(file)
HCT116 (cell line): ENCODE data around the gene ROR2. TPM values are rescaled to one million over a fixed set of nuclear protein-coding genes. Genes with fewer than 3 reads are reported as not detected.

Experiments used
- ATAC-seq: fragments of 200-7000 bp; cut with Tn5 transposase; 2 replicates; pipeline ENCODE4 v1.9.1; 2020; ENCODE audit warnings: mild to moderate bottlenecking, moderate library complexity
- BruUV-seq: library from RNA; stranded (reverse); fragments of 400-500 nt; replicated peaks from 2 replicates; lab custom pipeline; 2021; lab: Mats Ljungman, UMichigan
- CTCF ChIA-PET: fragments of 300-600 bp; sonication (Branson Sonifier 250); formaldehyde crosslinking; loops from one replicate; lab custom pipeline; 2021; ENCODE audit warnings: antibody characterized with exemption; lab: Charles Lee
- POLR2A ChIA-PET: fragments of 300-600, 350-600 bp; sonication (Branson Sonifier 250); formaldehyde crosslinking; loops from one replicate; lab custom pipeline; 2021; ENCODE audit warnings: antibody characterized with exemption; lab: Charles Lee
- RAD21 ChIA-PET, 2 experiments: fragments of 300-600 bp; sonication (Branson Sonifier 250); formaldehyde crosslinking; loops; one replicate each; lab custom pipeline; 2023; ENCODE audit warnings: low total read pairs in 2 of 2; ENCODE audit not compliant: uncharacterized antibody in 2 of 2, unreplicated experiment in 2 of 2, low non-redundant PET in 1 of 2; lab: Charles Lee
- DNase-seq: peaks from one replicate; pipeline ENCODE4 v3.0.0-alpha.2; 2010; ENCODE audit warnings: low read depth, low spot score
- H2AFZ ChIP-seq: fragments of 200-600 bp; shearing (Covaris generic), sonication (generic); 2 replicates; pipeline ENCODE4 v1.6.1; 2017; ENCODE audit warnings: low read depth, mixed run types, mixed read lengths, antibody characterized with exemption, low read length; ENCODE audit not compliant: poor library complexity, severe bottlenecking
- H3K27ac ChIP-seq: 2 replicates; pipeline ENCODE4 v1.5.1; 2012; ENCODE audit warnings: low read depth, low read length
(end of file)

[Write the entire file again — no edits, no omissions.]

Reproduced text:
HCT116 (cell line): ENCODE data around the gene ROR2. TPM values are rescaled to one million over a fixed set of nuclear protein-coding genes. Genes with fewer than 3 reads are reported as not detected.

Experiments used
- ATAC-seq: fragments of 200-7000 bp; cut with Tn5 transposase; 2 replicates; pipeline ENCODE4 v1.9.1; 2020; ENCODE audit warnings: mild to moderate bottlenecking, moderate library complexity
- BruUV-seq: library from RNA; stranded (reverse); fragments of 400-500 nt; replicated peaks from 2 replicates; lab custom pipeline; 2021; lab: Mats Ljungman, UMichigan
- CTCF ChIA-PET: fragments of 300-600 bp; sonication (Branson Sonifier 250); formaldehyde crosslinking; loops from one replicate; lab custom pipeline; 2021; ENCODE audit warnings: antibody characterized with exemption; lab: Charles Lee
- POLR2A ChIA-PET: fragments of 300-600, 350-600 bp; sonication (Branson Sonifier 250); formaldehyde crosslinking; loops from one replicate; lab custom pipeline; 2021; ENCODE audit warnings: antibody characterized with exemption; lab: Charles Lee
- RAD21 ChIA-PET, 2 experiments: fragments of 300-600 bp; sonication (Branson Sonifier 250); formaldehyde crosslinking; loops; one replicate each; lab custom pipeline; 2023; ENCODE audit warnings: low total read pairs in 2 of 2; ENCODE audit not compliant: uncharacterized antibody in 2 of 2, unreplicated experiment in 2 of 2, low non-redundant PET in 1 of 2; lab: Charles Lee
- DNase-seq: peaks from one replicate; pipeline ENCODE4 v3.0.0-alpha.2; 2010; ENCODE audit warnings: low read depth, low spot score
- H2AFZ ChIP-seq: fragments of 200-600 bp; shearing (Covaris generic), sonication (generic); 2 replicates; pipeline ENCODE4 v1.6.1; 2017; ENCODE audit warnings: low read depth, mixed run types, mixed read lengths, antibody characterized with exemption, low read length; ENCODE audit not compliant: poor library complexity, severe bottlenecking
- H3K27ac ChIP-seq: 2 replicates; pipeline ENCODE4 v1.5.1; 2012; ENCODE audit warnings: low read depth, low read length